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Phenotypes in equilibrium in the discrete strategies model.Labels indicate genotypes with positive equilibrium frequencies under error-free eavesdropping (α = 1) with E = eavesdroppers, H = hawks and D = doves.
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pone-0031664-g001: Phenotypes in equilibrium in the discrete strategies model.Labels indicate genotypes with positive equilibrium frequencies under error-free eavesdropping (α = 1) with E = eavesdroppers, H = hawks and D = doves.

Mentions: We use these probabilities to determine each genotype's average payoff as a function of the fi. We assume no mutation or drift, and allow the frequencies of the eavesdropper, hawk and dove genotypes to evolve according to standard continuous replicator dynamics [25], [26]. Solving for the frequencies that give equal fitness to the three genotypes gives the following long-run equilibrium frequencies:(4)When r = 0, the model is identical to that in [7]. For positive r, all three genotypes still coexist stably, at frequencies given by (4), as long as(5)But if (5) does not hold, then (4) gives frequencies outside the range [0,1], implying that one or more of the genotypes will be driven to extinction or fixation. For v/c>0.5, eavesdroppers and hawks coexist stably, with doves driven towards extinction over time, if(6)and eavesdroppers go to fixation if(7)If , eavesdroppers and doves coexist stably, with hawks driven towards extinction over time, if(8)otherwise doves go to fixation. Figures 1, 2 and 3 summarise these equilibria as a function of r and v/c. A more detailed derivation and description of these results is shown in Material S1.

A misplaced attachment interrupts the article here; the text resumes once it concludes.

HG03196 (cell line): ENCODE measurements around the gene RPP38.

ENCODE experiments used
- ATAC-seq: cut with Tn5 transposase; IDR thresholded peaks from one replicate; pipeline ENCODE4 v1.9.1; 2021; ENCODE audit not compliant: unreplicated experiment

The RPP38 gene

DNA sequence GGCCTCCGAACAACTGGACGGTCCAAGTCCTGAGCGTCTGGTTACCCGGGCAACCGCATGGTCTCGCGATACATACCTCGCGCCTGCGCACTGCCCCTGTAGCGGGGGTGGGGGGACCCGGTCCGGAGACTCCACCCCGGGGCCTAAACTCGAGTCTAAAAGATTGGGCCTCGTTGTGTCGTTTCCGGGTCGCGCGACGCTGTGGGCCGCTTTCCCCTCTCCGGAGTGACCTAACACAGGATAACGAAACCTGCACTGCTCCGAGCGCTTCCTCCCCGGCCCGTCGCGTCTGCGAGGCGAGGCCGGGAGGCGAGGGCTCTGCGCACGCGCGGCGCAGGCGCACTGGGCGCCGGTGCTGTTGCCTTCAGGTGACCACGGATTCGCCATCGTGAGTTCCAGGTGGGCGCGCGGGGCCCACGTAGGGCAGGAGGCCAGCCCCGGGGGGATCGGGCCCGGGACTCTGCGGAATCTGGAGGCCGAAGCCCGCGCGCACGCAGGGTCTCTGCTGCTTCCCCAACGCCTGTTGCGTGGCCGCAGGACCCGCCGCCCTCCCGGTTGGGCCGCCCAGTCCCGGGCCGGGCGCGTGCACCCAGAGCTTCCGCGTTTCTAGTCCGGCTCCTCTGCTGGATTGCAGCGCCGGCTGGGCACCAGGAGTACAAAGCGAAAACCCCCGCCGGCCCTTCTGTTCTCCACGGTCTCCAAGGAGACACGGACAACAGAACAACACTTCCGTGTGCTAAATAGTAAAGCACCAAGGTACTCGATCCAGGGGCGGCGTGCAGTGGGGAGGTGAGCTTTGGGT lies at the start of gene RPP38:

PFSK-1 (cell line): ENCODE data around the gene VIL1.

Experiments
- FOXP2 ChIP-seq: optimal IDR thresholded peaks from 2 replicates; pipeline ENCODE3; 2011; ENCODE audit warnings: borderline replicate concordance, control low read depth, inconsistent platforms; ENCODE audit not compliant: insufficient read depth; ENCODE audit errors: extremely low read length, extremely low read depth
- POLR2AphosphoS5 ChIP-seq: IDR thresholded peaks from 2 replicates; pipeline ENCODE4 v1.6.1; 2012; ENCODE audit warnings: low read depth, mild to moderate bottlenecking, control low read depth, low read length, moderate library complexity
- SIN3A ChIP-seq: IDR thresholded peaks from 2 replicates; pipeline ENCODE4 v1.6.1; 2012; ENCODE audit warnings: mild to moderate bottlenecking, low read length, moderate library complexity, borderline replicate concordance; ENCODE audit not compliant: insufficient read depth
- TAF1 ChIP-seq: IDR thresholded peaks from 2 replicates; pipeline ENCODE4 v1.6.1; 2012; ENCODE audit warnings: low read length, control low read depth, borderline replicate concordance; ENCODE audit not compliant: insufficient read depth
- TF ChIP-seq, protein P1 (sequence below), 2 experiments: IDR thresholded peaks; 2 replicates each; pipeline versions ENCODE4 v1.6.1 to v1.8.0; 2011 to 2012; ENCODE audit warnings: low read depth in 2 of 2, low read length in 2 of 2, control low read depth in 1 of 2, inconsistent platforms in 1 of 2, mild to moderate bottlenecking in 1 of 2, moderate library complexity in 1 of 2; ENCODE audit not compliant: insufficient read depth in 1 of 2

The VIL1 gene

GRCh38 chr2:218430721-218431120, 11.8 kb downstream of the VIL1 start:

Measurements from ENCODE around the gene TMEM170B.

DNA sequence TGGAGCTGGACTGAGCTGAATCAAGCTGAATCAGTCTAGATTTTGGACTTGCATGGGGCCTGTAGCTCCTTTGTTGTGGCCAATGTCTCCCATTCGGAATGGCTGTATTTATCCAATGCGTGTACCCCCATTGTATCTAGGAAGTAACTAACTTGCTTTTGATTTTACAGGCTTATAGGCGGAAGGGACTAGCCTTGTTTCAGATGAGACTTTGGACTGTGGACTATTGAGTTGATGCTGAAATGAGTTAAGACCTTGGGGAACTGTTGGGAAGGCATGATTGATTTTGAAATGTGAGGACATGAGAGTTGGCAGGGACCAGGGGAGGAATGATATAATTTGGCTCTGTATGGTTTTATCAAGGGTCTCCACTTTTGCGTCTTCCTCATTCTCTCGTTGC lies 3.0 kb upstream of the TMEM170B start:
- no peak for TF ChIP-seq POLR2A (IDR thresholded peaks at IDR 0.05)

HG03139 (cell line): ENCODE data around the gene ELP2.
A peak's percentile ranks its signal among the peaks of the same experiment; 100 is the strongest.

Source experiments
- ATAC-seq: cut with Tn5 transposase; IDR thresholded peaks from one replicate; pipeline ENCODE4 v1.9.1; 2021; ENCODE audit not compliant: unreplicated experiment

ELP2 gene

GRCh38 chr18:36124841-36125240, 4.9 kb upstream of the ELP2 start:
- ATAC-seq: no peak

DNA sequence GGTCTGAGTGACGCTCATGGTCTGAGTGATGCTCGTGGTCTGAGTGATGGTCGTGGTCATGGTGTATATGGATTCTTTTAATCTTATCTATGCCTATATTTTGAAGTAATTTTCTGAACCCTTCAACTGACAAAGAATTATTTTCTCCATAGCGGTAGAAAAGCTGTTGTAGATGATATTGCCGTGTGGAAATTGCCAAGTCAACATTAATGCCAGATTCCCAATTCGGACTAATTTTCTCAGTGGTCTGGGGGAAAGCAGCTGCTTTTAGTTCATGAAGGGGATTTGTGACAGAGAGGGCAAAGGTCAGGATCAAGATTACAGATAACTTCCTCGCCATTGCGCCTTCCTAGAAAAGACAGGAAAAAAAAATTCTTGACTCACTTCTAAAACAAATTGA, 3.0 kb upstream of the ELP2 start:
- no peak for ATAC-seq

Kin selection and the evolution of social information use in animal conflict.